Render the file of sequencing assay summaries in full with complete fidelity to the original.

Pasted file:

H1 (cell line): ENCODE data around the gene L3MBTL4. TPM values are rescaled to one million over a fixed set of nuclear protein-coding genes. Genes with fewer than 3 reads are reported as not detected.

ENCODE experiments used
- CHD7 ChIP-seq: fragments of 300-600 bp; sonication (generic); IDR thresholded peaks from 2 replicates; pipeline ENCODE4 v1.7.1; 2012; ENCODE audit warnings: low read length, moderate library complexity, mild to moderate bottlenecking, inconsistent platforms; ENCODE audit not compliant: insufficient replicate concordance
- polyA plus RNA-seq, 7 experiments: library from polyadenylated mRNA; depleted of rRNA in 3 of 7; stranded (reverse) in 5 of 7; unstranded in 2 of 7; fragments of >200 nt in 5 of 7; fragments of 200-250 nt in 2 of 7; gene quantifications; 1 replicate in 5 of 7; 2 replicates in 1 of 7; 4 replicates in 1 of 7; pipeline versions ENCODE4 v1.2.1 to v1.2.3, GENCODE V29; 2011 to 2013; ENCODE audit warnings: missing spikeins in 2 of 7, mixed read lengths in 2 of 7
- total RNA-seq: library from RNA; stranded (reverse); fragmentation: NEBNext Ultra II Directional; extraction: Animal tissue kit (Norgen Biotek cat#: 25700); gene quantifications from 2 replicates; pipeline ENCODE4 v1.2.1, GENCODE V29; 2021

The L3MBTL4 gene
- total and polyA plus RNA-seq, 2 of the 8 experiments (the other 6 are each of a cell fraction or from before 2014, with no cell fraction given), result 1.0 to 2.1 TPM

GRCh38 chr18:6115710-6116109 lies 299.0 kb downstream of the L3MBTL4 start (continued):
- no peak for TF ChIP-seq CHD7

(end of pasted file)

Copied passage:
H1 (cell line): ENCODE data around the gene L3MBTL4. TPM values are rescaled to one million over a fixed set of nuclear protein-coding genes. Genes with fewer than 3 reads are reported as not detected.

ENCODE experiments used
- CHD7 ChIP-seq: fragments of 300-600 bp; sonication (generic); IDR thresholded peaks from 2 replicates; pipeline ENCODE4 v1.7.1; 2012; ENCODE audit warnings: low read length, moderate library complexity, mild to moderate bottlenecking, inconsistent platforms; ENCODE audit not compliant: insufficient replicate concordance
- polyA plus RNA-seq, 7 experiments: library from polyadenylated mRNA; depleted of rRNA in 3 of 7; stranded (reverse) in 5 of 7; unstranded in 2 of 7; fragments of >200 nt in 5 of 7; fragments of 200-250 nt in 2 of 7; gene quantifications; 1 replicate in 5 of 7; 2 replicates in 1 of 7; 4 replicates in 1 of 7; pipeline versions ENCODE4 v1.2.1 to v1.2.3, GENCODE V29; 2011 to 2013; ENCODE audit warnings: missing spikeins in 2 of 7, mixed read lengths in 2 of 7
- total RNA-seq: library from RNA; stranded (reverse); fragmentation: NEBNext Ultra II Directional; extraction: Animal tissue kit (Norgen Biotek cat#: 25700); gene quantifications from 2 replicates; pipeline ENCODE4 v1.2.1, GENCODE V29; 2021

The L3MBTL4 gene
- total and polyA plus RNA-seq, 2 of the 8 experiments (the other 6 are each of a cell fraction or from before 2014, with no cell fraction given), result 1.0 to 2.1 TPM

GRCh38 chr18:6115710-6116109 lies 299.0 kb downstream of the L3MBTL4 start (continued):
- no peak for TF ChIP-seq CHD7